We are on our way to Machu Picchu with Janis McDavid. Without his wheelchair. Janis is travelling across the Peruvian Andes in a backpack on his friends’ backs. Or in a saddle. Or on a zip line. Can this possibly end well?
Will they reach their destination? In any case they still have to overcome several ups and downs. Let us follow the extraordinarily barrier-free travel group on the last stage of their trip.
King of the jungle
Yesterday I was still able to gaze at the mountain panorama with its snow-covered peaks from inside my warm down jacket. Today, change of scenery: On the second day of our trekking tour we arrive at our accommodation in the middle of dense rainforest. I immerse myself in the endless green, but on day three I realize that I am experiencing a mental downward spiral. For the first time it is getting really tough on me. To my surprise: Hiking through rain forest at a height of 2,700 meters means hiking in the rain for the entire day.
The motto (shirt) suits me, doesn’t it? I really feel wild and free during my adventure in the Amazon.
Wild and free
Why on earth do I always do such crazy things? Do I need these extreme experiences to feel in what areas I still can “outgrow” myself? In everyday life I love structure and the latest technologies. I even drive a digitally networked smart electric wheelchair. On the other hand, I don’t want to be restricted in any way. I want to be wild and free like the rampant rainforest.
As a motivational speaker, when I talk about “pushing boundaries”, is it not necessary for me to experience this phenomenon myself time and again – preferably voluntarily?
Against expectation, getting rocked through the cold and damp rainforest for hours has freed my mind. Like the fog that lifts at the end of our day trip I see my mission clearly in front of me. I want to point out to people the possibilities they have to push their own boundaries: I’m not saying everybody should go hiking, but everybody should create experiences that are unforgettable. Experiences that encourage you to reflect and feel, to curiously explore your own existence and creatively deal with environmental influences.
Thanks to a special construction attached to the zip line, I will now get the pleasure of learning to overcome my fear of heights.
With a little help from my friends
How does courage arise? We always say, “Face your fears!”. I, for example, have been suffering from extreme vertigo since I was a child. And then: 4,600 metres above sea level. Did you notice?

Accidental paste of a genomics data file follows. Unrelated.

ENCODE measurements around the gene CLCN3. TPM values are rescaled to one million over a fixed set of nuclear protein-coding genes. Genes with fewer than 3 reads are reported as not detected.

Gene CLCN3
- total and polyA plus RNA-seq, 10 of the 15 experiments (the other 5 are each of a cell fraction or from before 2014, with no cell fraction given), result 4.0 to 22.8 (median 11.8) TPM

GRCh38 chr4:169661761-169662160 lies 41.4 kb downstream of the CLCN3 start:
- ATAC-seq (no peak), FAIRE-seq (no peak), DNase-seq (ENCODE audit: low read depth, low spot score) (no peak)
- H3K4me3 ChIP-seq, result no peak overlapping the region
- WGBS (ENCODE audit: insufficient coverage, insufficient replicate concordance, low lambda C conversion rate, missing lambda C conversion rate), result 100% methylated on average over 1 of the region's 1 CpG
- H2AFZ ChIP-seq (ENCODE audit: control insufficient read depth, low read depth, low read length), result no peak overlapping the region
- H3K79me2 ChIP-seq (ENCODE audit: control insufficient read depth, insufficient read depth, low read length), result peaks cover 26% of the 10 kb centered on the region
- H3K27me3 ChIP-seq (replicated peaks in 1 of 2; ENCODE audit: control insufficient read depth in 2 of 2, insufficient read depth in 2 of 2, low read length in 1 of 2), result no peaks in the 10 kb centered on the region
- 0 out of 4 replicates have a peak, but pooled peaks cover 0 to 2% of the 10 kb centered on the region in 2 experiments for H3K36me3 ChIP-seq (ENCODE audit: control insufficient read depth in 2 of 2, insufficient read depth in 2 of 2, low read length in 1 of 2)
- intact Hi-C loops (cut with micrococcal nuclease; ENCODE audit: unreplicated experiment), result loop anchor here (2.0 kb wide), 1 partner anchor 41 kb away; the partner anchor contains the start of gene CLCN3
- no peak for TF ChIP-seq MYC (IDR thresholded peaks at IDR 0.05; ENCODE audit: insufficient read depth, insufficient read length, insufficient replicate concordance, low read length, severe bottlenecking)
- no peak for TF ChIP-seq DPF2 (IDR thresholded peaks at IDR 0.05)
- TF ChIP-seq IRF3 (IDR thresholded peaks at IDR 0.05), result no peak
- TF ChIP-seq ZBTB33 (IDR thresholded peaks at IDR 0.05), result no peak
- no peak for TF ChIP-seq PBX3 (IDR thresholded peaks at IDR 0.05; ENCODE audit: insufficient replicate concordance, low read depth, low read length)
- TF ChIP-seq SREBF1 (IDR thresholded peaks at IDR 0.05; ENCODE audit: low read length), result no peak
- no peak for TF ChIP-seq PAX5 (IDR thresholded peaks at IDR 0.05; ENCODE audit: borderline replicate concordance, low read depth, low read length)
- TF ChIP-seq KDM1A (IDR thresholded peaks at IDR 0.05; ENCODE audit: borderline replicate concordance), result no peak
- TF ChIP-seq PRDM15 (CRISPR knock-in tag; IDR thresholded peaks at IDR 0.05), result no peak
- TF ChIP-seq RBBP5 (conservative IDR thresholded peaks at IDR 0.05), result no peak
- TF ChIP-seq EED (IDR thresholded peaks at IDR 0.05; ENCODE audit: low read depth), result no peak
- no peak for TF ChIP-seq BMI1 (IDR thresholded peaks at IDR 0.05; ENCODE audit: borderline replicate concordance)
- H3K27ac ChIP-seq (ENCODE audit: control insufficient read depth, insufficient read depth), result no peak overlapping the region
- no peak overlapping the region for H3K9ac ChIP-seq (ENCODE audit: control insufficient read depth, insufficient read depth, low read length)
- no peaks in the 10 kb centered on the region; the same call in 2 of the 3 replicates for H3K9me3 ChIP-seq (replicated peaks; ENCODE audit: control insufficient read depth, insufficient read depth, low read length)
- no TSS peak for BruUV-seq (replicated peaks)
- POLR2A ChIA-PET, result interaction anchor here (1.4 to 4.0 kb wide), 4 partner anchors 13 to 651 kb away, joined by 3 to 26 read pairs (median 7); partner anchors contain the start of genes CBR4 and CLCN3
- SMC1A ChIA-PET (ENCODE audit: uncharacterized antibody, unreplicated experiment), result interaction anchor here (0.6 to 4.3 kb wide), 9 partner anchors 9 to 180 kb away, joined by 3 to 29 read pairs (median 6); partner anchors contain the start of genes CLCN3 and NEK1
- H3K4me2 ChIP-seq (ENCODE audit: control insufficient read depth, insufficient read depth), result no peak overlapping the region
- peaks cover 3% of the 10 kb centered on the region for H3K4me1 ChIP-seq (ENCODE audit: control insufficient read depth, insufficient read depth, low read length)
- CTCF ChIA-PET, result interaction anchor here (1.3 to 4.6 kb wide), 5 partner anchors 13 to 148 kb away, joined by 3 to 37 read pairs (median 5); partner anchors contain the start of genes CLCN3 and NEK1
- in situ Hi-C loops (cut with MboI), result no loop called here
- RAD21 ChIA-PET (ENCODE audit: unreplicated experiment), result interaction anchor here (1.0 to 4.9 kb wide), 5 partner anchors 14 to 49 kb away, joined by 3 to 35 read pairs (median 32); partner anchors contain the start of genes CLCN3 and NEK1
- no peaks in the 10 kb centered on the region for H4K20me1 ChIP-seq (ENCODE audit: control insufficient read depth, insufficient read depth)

After all, the best comes last. In this case it comes to overcoming my fear of heights in the form of a self-imposed radical therapy. At this point I can only recommend zip lining in the jungle, hundreds of meters above the precipice. Seriously: I was terrified – for almost a kilometre. Let me add here that, for safety-related reasons, in the beginning it was totally unsure whether I was allowed to “fly” at all.
For a long time, we worked together on a solution to properly secure me. In the end we laced my body in a type of climbing harness. The fact that the tour operator gave me his full support in my effort to live this extreme experience was incredibly helpful. Thus, after a short testing distance of 5 meters in his office I finally crossed a total of seven zip lines hanging on the rope in a tandem. The tandem enabled me to sit upright and use the brakes by myself.
To defeat your worst enemy – the fear of heights in my case – triggers a feeling of unbelievable happiness. What an adrenaline rush! Hours later I was still totally dazzled.
Yes, you can! I made it, and thanks to the help of my friends and all those who have supported me on my crazy way here I have arrived at the legendary Machu Picchu.
At the peak of emotions
If I just felt as if I was born again, now I am feeling like an old soul. We made it, I am standing at Machu Picchu. One of the most mysterious stories of human civilization is lifting slowly in the mystical mist. This place, what was it? A high culture’s place of worship? A heavily guarded shrine of the Incas who cultivated this rough land in such a wise way? A sublime feeling is creeping upon me. On me, the just about a meter-tall Janis. Life is a great challenge.
Authors: Janis McDavid / Claudia Poguntke
Photos: Sven Hasse
About Janis McDavid
Janis McDavid is a motivational speaker, author of books and globetrotter. With untamed optimism he has been standing up for years for the overcoming of inner and outer boundaries. The fact that he was born in 1991 with no arms and no legs doesn’t change anything.
In his speeches he motivates his audience to seize opportunities even under the most adverse conditions. His experiences give a refreshingly optimistic view of the development opportunities in an open and “including” society.
Janis McDavid is an ambassador of the “Yes you can“ movement and a testimonial for the new smart generation of Invacare electric wheelchairs with the innovative LiNX technology.